Whether you are canyoning or bushwalking, the ability to make an emergency harness using tubular tape could get you out of some pretty sticky situations. Below are four techniques for making a simple, secure harness using just a few metres of tape.
As well as being useful in an emergency, T2 has deliberately used some of these on canyoning trips (generally when he has given out all his harnesses to beginners) and says they perform surprisingly well. He also carries a tape harness, a carabiner and 20m of 6mm rope when doing off-track or exploratory bushwalking trips to provide an emergency abseil / top belay option.
These harnesses can be used either with a descender, or simply by tying a munter hitch (which works best when abseiling on single ropes, but is possible to do with double ropes). A munter hitch is also an easy way to rig a top belay when you don’t have a belay device with you.
Option one: The quick-fit field harness
This is probably the most comfortable tape harness I have tried. I discovered it in On Rope, by Smith and Padgett. This design has the benefit of fitting a range of sizes without adjustment, which comes in handy in many circumstances.
Step 1: Start by tying approximately 2.5 metres of tape into a sling using a water knot.
Step 2: Wrap the sling behind your back, with the top strand on your waist and the lower strand below your bum. Have the top strand of the sling run over each of your wrists.
Step 3: Reach between your legs and grab the lower strand with both hands (as shown in the picture below).
Step 4: Take the loop that is being held with each hand and pull it back through the waist loop that had been resting on your wrists.
Step 5: Attach a locking carabiner through the two loops produced in the previous step.
Option two: Bjorn’s variant on a basic tape harness
This design is comfortable and stays up when off rope.
Step 1: Like the first design, this option requires you to create a sling using a water knot. Ensure you leave tails that — in total — are slightly longer than your waist circumference. (For this design you will need to adjust the length of the sling to the correct fit, requiring some trial and error. During the process of finding the right length, simply tie a temporary overhand knot. Once you have found the correct length, remove the harness and retie this using a water knot.)
Step 2: Place the sling behind your back, with the top strand on your waist and the lower strand just below your bum, with your hands holding a loop out on each side.
Step 3: Bring the loops in both hands together in front of you.
Step 4: Reach between your legs and bring the bottom strand of the sling from behind. Take it above the two side loops you were already holding to your front. Pull the side loops through and up so they are now holding the bottom strand in place.
Step 5: Attach a carabiner between the two side loops.
Step 6: Wrap the long tails around your waist and through the side loops. Tie the tails using an overhand knot at a comfortable tightness. This loop will hold the harness up when you are off rope.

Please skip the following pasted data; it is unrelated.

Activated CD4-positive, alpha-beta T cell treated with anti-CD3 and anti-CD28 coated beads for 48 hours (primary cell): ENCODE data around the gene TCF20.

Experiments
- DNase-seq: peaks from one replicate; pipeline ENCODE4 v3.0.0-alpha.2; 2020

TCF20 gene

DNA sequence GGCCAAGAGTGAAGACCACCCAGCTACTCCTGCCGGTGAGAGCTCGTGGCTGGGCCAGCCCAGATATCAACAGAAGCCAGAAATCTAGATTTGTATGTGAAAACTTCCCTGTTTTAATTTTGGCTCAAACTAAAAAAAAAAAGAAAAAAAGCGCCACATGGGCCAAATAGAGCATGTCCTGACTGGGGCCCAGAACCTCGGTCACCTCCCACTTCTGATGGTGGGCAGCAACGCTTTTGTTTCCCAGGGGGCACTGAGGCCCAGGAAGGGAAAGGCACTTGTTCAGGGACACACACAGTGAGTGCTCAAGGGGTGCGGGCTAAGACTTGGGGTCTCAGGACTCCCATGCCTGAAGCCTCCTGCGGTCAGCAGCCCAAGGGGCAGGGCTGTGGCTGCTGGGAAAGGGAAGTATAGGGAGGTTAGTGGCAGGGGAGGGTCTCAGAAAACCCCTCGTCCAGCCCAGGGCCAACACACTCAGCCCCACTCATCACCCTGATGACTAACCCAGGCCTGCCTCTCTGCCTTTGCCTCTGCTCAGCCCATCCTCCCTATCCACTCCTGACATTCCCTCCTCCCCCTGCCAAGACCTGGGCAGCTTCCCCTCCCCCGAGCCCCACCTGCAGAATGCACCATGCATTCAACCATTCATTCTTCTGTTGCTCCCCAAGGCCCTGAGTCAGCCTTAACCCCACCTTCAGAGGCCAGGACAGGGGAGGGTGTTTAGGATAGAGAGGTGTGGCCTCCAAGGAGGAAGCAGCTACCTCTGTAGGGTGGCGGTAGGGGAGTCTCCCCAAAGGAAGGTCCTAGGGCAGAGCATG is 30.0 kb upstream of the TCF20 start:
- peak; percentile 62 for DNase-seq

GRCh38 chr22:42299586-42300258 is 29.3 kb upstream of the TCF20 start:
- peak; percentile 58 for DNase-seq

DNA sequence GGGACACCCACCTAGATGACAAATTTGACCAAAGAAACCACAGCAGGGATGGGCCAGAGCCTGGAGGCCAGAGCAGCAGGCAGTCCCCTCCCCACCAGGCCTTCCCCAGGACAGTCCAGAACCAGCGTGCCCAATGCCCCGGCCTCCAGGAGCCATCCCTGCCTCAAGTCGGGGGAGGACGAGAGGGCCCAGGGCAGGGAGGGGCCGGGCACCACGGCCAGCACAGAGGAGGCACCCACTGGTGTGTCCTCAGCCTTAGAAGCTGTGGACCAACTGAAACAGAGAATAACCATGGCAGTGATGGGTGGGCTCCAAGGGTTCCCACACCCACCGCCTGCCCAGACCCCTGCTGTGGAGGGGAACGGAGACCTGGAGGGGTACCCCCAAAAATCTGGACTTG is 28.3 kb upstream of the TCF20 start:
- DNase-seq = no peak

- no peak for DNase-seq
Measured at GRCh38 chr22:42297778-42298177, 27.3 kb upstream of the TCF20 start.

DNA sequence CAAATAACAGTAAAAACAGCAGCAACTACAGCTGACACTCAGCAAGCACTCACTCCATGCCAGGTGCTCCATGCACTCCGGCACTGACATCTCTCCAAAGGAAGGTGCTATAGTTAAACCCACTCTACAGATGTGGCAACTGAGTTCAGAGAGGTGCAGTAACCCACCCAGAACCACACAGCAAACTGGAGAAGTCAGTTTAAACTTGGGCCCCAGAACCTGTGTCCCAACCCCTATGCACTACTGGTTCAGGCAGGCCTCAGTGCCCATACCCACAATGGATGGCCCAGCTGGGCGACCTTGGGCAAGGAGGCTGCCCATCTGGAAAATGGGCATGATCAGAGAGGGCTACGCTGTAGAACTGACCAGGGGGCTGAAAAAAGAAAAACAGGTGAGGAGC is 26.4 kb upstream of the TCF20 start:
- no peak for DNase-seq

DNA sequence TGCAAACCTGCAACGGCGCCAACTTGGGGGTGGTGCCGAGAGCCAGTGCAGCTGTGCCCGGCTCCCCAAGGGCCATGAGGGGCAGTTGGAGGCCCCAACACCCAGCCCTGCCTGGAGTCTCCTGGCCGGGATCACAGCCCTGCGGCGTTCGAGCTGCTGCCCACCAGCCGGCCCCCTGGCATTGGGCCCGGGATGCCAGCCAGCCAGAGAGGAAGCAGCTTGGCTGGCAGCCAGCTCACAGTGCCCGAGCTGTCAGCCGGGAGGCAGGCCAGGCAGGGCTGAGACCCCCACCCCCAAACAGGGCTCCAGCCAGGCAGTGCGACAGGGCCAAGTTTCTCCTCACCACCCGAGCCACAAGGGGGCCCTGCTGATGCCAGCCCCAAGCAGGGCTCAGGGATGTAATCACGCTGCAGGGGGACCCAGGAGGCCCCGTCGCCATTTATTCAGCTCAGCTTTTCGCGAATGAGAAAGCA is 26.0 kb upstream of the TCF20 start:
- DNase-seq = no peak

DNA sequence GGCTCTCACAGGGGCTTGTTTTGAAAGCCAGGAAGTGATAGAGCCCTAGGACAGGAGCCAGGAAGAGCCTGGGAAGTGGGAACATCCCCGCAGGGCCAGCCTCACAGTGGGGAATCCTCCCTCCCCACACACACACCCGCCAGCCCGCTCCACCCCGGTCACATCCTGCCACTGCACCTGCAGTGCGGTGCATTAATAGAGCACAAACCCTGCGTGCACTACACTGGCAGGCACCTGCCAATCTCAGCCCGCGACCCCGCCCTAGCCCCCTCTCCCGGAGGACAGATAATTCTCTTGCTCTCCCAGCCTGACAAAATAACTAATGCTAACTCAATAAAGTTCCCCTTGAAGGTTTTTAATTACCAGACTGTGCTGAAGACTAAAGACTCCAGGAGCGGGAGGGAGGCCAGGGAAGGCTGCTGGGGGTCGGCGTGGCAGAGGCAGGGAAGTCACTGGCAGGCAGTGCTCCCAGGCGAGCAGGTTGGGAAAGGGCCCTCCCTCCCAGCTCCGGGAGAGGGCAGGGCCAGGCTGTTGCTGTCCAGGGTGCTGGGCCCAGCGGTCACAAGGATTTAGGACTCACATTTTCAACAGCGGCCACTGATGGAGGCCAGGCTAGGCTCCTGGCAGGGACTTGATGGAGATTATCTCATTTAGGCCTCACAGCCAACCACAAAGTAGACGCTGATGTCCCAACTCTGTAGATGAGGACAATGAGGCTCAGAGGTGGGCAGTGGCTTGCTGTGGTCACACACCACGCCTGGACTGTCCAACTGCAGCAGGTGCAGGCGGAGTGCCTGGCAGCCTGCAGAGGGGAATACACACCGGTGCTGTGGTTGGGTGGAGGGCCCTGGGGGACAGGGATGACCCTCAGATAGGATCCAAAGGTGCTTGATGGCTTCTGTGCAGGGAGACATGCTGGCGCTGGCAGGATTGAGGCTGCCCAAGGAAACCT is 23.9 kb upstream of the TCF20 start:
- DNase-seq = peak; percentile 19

Step 7: Ensure you retie your temporary knot from step one with a water knot to ensure the harness is secure.
Option three: T2’s simple tape harness
Step 1: Take about 3 metres of tape (depending on the size of the people who will be using it) and tie it into a sling using a water knot.
Step 2: Pass the sling behind your back, with the top strand above your hips and the lower strand below your buttocks.
Step 3: Bring the loops in each hand together in front of your body.
Step 4: Holding the two loops in front of you, reach between your legs and pull the lower strand through to form a third loop.
Step 5: Use a carabiner to clip the three loops together.
Option four: T2’s variation on the mountaineer tape harness
The next option is T2’s preferred technique (he claims angels brought the design to him in a dream, although it is remarkably similar to the Mountaineer Tape Harness described by Smith and Padgett). It provides a slightly higher anchor point on your body, which makes abseiling easier, and feels more secure on your legs. It requires slightly more tape than the simple options above to allow for the additional knots.
Step 1: Starting at one end of the tape, move along it about 50cms. From this point, make your first leg loop (ensure it is small enough to fit snugly, but large enough to fit over clothing / wetsuits, remembering that he knot will use up some of the tape). Tie this loop off using an overhand knot.
Step 2: Move another 20cms along the tape, then make a second leg loop (as close in size to the original loop as possible). Again, tie it off using an overhand knot.
Step 3: From this loop, take enough tape to continue around your back and tie off to the other end with a water knot. Aim to have at least 20cm tails on the knot for added safety (which can be tied together with an overhand knot to create a gear loop).
Step 4: Put the harness on by placing both your legs through the big loop, then through their relevant leg loops. Pull the harness up so that the big loop rests above your hips.
Step 5: Clip a carabiner through the two strands that run over your hips and join the leg loops. Then clip the strand between the two leg loops into the carabiner as well. Once clipped together the harness should fit snugly and remain in place while walking. If it is too tight or loose you will need to adjust the water knot that joins the two ends.
3 Replies to “Four options for making an emergency abseiling harness with tape”
this needs a video…
what keeps the bottom loop secure? (the loop that was pulled from under and behind?)
what keeps it from pulling off the biner when no climb line is attached?
You Fat Canyoners must be thinner than you look. I am a size 10 Female, and that 2.5m of tape is nowhere near long enough for me to make an emergency harness. Haha!
Bjorn has always been in pretty good shape. I’m sure if I was making it I’d need at least 3m!